Tea and coffee service, c. 1930
Teapot: H. 7 x W. 7 x D. 6 in.
Most silverware designers had to be more conservative than their counterparts in the other arts because they had a more traditional clientele. The Modernist philosophy of eliminating surface decoration could not be applied at once. What emerged was a traditional Modern Class style, a marriage between new and old, and more often than not, dignified, rational and understated.
Not so the Italians. Their designs of the interwar years are notable for innovative, unadorned forms, often suggesting a streamlined dynamism. Unsurprising, since it was the Italian poet Marinetti who, as early as 1909, published the Futurist Manifesto which heralded the machine, urban life and speed as the visual expressions of a new reality. In comparing coffee and tea services of this period, one can trace their functional development, particularly how similar functions were resolved for each piece and how the respective elements related to one another.1 This is one of the few services in which each piece is identical except in size.2 When placed in a row, as was obviously intended, they successfully capture the essence of movement. Marinetti would have been pleased.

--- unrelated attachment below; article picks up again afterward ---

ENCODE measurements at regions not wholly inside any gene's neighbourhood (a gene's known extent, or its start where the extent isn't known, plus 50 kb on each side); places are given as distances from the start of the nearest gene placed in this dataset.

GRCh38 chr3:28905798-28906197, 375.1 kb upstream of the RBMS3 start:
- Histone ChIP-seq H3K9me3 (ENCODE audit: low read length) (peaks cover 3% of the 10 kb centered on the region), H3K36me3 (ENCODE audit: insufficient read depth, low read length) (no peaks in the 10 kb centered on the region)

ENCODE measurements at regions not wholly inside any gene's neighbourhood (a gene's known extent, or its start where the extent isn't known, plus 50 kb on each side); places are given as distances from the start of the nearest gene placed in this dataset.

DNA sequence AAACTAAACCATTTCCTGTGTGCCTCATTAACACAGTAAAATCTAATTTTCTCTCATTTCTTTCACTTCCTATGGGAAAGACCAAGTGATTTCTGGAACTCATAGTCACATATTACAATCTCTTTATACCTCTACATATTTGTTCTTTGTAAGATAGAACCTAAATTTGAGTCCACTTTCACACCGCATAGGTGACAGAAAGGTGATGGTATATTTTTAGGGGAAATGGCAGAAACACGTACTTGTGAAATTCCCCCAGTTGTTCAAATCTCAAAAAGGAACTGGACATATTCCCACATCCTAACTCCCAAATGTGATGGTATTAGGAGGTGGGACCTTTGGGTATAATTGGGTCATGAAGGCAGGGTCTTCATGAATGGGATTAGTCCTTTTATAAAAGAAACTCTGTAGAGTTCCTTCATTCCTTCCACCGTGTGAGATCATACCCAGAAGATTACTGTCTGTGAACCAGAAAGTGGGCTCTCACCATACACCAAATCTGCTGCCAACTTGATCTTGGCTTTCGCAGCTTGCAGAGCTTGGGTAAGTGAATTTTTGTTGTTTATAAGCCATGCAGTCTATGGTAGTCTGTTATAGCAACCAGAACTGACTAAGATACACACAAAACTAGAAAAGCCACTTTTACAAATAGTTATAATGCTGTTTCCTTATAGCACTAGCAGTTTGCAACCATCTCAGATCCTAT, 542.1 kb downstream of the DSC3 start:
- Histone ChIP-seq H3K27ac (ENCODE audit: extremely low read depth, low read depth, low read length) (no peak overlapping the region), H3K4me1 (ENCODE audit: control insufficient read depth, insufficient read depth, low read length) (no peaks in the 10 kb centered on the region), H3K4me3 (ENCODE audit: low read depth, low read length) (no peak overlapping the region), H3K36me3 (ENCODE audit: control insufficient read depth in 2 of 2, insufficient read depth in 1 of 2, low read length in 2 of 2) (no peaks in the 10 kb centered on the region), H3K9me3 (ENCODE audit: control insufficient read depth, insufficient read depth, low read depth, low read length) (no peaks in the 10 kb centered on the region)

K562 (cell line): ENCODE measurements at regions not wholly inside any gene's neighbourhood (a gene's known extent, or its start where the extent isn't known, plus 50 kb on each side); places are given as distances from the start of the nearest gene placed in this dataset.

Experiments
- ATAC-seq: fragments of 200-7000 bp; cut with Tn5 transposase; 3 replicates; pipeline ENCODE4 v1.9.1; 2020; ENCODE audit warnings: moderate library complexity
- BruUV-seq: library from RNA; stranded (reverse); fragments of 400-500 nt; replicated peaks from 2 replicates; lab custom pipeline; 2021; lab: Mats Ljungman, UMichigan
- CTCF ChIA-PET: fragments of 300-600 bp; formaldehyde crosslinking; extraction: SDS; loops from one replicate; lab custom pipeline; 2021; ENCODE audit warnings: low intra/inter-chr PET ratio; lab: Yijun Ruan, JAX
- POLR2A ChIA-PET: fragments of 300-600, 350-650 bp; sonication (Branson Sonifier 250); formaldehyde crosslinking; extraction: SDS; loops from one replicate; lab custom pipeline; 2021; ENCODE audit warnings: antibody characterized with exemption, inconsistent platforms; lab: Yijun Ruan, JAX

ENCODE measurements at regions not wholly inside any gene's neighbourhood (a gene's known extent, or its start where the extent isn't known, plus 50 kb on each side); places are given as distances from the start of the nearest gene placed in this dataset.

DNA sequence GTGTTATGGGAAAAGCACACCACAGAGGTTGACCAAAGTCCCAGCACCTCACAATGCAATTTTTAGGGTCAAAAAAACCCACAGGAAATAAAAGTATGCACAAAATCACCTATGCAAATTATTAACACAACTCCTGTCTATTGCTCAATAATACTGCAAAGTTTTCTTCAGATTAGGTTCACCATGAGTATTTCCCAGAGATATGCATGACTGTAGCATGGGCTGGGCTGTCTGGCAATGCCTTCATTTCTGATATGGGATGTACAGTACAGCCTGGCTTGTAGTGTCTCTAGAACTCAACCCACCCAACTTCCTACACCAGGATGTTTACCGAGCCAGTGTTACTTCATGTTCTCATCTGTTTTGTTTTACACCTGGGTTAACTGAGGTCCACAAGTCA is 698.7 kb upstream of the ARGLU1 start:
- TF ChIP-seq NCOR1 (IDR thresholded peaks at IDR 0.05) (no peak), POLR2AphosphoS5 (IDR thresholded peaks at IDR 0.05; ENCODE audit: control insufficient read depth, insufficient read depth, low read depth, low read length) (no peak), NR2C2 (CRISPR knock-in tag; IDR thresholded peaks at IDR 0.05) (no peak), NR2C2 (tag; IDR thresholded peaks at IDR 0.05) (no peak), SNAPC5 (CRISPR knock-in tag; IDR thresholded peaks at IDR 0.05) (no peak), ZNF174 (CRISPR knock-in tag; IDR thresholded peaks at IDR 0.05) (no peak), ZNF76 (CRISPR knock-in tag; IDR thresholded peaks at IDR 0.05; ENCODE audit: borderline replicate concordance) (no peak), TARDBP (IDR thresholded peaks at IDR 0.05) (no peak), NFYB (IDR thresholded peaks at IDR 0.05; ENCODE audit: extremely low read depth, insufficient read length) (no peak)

1 The handle suggests a reference to both irons and tea kettles of the same period.
2 The British designed a four-piece Cubist tea service in which each piece is identical except for size. It too is represented in the Institute's permanent collection.